EMD SD90MAC

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EMD SD90MAC
EMD SD90MAC-H.jpg
UP 8540, an SD90MAC Phase II
Specifications
Power type Diesel-electric
Builder Electro-Motive Diesels (EMD)
AAR wheel arr. C-C
Gauge 4 ft 8 12 in (1,435 mm)
Wheel diameter 42 in (1,067 mm)
Length 80 ft 2 in (24.43 m)
Locomotive weight 415,000 lb (188,000 kg)
Fuel capacity 5,000 US gal (19,000 l; 4,200 imp gal)
Sandbox capacity 40 cu ft (1.1 m3)
Prime mover EMD 16-710 G3B or EMD 16-265H
Engine RPM range 225-1000 rpm
Traction motors 6 Siemens 1TB2830 AC motors
Cylinders V16
Cylinder size 10.45 in × 11.80 in (265 mm × 300 mm)
Power output 4,300 hp (3,210 kW) or 6,000 hp (4,470 kW)
Tractive effort small engine: 185,000 lbf (822.92 kN) starting, 147,000 lbf (653.89 kN) continuous
large engine: 200,000 lbf (889.64 kN) starting, 165,000 lbf (733.96 kN) continuous
Career

The EMD SD90MAC is a 6,000 hp (4,470 kW)[1] C-C diesel-electric hood unit locomotive produced by General Motors Electro-Motive Division. It is, with the SD80MAC, one of the largest single-engined locomotives produced by that company, surpassed only by the dual-engined DD series. The SD90MACs feature radial steering trucks with AC traction motors and an isolated safety cab which is mounted on shock absorbers to lessen vibrations in the cab. The SD90MAC, like the SD80MAC, SD70ACe, and SD70M-2, has a wide radiator section, nearly the entire width of the locomotive, which along with their size makes them easy to spot.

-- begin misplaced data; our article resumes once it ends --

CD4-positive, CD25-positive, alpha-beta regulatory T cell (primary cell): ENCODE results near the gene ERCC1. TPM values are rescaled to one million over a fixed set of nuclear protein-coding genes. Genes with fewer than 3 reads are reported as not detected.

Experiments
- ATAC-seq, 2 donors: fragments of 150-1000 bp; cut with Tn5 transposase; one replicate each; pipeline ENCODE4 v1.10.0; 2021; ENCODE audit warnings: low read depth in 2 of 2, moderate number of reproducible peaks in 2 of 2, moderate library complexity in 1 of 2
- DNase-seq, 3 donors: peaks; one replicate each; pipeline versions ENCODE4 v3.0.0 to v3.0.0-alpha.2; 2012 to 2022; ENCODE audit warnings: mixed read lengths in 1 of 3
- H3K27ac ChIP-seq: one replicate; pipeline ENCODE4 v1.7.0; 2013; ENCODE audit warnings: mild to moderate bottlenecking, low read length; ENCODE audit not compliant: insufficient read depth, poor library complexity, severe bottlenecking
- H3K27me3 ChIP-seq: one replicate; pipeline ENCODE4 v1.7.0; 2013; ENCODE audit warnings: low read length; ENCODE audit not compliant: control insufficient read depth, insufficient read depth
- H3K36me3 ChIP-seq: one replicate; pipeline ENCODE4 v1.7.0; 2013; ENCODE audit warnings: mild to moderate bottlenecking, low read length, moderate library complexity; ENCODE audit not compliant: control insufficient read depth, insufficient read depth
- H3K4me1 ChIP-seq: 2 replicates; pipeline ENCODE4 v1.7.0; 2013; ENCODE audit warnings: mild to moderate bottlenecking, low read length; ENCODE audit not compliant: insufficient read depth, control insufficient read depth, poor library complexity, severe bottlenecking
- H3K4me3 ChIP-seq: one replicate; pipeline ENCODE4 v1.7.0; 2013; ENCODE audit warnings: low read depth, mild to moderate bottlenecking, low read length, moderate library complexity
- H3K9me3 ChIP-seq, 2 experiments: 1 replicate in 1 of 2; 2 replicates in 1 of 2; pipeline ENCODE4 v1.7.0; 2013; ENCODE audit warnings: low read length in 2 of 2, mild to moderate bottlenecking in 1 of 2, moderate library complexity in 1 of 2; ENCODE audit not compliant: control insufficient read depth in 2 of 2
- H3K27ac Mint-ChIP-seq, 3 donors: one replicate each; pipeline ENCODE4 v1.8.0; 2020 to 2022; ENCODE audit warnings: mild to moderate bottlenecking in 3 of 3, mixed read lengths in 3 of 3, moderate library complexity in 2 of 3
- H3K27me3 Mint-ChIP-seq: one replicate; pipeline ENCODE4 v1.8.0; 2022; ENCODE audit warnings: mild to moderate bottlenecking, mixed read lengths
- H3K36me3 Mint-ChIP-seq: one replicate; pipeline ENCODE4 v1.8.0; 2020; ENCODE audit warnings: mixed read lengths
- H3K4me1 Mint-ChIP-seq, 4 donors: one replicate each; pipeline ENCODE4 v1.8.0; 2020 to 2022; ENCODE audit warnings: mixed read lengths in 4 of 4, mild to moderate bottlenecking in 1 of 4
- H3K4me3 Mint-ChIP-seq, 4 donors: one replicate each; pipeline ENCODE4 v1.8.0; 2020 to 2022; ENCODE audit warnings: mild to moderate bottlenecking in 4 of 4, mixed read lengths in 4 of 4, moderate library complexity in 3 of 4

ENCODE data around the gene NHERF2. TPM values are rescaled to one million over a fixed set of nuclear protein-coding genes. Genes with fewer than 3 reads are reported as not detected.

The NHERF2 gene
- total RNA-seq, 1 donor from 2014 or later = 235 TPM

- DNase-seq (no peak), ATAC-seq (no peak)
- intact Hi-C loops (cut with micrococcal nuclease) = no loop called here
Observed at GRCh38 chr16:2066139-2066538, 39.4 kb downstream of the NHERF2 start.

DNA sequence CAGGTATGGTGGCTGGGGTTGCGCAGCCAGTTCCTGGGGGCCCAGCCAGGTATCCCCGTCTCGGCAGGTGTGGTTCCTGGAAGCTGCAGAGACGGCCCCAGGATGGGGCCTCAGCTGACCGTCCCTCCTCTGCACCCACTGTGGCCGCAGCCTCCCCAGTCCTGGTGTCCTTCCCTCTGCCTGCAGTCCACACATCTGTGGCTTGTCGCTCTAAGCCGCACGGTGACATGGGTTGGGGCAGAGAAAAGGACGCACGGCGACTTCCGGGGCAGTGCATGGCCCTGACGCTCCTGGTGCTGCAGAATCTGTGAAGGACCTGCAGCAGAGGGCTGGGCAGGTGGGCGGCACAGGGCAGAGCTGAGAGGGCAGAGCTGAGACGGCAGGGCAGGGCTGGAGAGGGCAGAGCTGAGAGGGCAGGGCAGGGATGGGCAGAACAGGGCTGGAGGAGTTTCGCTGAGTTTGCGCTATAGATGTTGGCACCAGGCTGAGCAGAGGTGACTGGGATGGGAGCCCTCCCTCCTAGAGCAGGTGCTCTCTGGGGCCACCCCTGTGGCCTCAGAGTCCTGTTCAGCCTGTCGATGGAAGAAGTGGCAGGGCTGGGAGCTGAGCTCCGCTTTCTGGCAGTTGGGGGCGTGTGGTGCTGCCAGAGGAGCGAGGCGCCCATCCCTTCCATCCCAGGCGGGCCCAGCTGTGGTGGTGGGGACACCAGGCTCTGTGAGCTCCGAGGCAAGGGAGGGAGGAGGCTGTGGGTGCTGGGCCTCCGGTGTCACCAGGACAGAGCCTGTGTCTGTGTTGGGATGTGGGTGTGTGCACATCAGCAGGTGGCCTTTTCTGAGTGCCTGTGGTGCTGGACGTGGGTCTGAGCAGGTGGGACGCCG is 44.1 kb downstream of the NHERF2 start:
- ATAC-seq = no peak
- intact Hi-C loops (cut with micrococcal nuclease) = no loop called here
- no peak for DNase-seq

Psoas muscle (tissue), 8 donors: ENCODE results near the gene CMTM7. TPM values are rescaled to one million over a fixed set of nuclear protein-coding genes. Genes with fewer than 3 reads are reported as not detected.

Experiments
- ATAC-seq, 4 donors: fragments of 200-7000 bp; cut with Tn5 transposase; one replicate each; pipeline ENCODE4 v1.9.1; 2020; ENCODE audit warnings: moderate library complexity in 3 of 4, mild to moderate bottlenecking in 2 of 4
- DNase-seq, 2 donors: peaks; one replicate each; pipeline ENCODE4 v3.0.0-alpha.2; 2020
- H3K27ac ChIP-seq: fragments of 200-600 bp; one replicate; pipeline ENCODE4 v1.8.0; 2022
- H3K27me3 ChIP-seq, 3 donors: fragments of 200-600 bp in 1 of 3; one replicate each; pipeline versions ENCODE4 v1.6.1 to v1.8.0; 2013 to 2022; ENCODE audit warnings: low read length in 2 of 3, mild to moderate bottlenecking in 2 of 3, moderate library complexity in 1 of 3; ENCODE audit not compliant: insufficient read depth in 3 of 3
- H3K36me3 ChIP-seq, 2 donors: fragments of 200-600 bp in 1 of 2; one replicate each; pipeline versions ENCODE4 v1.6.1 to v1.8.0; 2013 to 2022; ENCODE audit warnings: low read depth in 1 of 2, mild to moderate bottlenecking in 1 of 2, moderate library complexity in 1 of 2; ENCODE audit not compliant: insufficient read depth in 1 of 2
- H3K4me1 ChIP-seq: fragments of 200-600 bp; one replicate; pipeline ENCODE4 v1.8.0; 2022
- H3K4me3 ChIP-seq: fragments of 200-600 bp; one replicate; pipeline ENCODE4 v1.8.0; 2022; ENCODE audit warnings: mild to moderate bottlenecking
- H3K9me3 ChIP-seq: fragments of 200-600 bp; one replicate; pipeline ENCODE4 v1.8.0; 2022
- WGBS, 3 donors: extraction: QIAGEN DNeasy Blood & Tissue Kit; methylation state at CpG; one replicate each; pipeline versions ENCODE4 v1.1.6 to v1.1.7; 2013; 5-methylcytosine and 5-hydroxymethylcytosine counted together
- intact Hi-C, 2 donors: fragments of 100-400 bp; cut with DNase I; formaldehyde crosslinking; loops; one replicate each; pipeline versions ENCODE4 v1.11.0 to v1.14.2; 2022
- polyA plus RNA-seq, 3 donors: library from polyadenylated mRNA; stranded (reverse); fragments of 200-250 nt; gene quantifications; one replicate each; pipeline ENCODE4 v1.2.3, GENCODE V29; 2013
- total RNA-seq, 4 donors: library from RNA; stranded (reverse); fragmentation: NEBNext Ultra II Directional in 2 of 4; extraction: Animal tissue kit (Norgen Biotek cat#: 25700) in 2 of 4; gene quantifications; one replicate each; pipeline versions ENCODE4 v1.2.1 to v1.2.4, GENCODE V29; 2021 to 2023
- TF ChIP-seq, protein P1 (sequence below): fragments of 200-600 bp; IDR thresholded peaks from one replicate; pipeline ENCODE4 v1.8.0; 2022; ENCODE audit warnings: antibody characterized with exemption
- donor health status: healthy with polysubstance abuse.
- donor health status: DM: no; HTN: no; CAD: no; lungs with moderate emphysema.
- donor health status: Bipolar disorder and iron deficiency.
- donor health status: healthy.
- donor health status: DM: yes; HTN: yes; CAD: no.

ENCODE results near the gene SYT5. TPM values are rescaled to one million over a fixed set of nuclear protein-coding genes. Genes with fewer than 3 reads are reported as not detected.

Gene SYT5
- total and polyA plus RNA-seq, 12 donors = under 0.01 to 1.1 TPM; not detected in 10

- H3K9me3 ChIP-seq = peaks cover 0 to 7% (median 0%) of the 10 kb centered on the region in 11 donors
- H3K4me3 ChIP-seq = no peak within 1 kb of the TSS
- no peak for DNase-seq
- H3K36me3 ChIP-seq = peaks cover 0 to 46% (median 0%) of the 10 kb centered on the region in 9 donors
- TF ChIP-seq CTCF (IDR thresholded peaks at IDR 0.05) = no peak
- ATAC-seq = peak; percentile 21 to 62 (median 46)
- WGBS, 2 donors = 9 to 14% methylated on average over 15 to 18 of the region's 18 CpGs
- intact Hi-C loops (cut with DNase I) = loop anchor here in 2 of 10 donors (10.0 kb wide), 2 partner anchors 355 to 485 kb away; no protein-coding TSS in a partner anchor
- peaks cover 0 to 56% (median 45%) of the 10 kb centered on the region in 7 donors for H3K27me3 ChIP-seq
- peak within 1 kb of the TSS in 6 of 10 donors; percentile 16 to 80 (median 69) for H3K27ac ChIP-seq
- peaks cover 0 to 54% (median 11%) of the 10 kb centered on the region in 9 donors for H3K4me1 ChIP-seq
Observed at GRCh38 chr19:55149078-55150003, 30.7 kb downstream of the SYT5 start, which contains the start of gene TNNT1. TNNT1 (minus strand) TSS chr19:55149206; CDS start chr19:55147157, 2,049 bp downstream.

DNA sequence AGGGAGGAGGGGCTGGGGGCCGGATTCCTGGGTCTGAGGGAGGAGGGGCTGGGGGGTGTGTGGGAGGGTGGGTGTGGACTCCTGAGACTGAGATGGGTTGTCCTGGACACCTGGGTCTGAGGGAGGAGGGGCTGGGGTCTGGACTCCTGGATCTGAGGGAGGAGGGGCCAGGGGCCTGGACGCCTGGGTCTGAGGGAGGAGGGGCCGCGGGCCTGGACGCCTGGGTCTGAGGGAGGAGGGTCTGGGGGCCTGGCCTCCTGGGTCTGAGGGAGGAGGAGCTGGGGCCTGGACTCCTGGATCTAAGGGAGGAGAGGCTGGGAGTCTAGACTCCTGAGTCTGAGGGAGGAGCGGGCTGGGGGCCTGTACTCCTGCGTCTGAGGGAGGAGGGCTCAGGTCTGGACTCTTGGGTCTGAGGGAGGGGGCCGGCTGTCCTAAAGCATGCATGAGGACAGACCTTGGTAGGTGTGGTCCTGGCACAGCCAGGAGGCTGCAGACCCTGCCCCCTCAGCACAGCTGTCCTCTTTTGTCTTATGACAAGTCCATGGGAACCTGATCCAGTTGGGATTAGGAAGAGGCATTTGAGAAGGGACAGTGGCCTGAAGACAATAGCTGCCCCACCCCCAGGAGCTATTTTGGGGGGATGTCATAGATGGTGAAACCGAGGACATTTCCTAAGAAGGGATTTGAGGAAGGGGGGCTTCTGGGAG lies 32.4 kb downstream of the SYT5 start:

History[edit]

CP Rail SD9043MAC locomotive in Thunder Bay, Ontario, Canada.

The SD90AC was introduced in 1995, along with the SD80MAC locomotives. The SD90MAC was designed to utilize the new 16-cylinder H-engine, while the SD80MAC was designed to use the 20 cylinder version of the existing 710G engine. However, technical problems with the 6,000 horsepower (4,500 kW) engine resulted in the first locomotives being shipped with 4,300 hp (3,210 kW) 16-cylinder 710G engines, making them similar to the SD70MACs. These locomotives were given the informal model designation SD9043MAC by railroads that purchased them with the option to re-engine them with 6,000 hp (4,470 kW) engines when they became available.[2] This upgrade program, however, was never taken advantage of by SD90MAC buyers due to reliability issues with the newer engine. Over 400 SD90MAC locomotives fitted with the 4,300 hp (3,210 kW) 710 engine were built.